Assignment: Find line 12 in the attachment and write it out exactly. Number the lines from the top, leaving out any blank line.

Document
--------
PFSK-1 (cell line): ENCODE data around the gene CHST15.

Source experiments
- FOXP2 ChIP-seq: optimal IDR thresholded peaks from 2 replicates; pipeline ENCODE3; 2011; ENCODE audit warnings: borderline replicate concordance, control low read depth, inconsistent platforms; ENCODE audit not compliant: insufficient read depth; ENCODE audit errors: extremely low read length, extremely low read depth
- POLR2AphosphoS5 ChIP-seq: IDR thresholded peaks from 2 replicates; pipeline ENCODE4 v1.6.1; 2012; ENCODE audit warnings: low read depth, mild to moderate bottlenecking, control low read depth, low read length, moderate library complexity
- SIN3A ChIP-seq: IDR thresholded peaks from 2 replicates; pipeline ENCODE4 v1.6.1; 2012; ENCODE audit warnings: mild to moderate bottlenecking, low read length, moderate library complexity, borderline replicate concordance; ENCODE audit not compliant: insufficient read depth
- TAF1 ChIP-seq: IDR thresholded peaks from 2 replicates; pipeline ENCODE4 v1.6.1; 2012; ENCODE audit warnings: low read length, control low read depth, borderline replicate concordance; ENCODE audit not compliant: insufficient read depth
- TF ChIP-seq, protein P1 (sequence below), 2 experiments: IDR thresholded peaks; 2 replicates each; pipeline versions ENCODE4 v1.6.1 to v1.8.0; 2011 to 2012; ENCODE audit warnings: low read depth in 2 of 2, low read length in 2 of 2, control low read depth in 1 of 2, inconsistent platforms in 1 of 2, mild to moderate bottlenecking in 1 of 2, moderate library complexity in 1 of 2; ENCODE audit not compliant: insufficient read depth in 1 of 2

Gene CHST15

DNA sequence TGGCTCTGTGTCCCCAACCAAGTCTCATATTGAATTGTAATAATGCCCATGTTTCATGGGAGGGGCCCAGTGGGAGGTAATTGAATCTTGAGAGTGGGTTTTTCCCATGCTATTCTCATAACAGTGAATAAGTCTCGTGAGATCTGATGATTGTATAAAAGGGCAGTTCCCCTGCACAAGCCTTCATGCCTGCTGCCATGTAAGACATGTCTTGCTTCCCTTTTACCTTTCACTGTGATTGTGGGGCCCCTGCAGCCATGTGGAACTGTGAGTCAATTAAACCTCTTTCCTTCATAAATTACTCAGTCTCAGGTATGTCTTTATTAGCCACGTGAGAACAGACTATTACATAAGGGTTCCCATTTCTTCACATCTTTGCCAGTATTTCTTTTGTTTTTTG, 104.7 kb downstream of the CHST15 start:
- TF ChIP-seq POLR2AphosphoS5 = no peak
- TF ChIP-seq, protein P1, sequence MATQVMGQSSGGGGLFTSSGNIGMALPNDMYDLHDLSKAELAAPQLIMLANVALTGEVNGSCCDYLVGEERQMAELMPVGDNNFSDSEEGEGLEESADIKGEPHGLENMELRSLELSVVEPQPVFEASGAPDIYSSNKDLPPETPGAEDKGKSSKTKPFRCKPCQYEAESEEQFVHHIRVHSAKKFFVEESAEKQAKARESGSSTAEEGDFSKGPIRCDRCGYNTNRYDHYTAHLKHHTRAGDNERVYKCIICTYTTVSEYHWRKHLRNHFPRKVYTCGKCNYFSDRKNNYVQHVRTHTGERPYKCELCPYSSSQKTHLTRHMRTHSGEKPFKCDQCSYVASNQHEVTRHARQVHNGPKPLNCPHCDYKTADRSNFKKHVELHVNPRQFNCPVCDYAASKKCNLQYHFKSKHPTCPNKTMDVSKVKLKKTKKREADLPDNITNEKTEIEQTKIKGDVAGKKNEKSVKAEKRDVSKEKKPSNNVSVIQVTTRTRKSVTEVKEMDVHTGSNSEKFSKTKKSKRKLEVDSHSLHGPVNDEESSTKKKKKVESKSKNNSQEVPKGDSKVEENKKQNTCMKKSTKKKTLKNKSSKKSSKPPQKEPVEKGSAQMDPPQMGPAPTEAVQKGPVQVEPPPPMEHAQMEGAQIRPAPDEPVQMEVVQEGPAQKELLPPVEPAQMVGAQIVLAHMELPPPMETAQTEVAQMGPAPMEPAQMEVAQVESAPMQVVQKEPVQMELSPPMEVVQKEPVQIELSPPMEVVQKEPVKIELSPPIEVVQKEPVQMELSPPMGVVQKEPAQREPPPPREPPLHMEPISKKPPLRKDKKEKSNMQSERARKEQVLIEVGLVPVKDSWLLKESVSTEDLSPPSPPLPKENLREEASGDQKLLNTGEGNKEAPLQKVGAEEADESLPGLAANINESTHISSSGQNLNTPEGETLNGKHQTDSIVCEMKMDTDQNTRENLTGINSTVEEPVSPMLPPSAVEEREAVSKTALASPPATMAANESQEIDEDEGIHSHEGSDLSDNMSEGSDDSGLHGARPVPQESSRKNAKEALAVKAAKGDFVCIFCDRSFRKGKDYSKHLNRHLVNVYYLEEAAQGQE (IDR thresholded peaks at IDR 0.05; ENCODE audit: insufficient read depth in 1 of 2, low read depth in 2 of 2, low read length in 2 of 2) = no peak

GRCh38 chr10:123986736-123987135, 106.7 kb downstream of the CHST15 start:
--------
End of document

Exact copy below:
GRCh38 chr10:123986736-123987135, 106.7 kb downstream of the CHST15 start: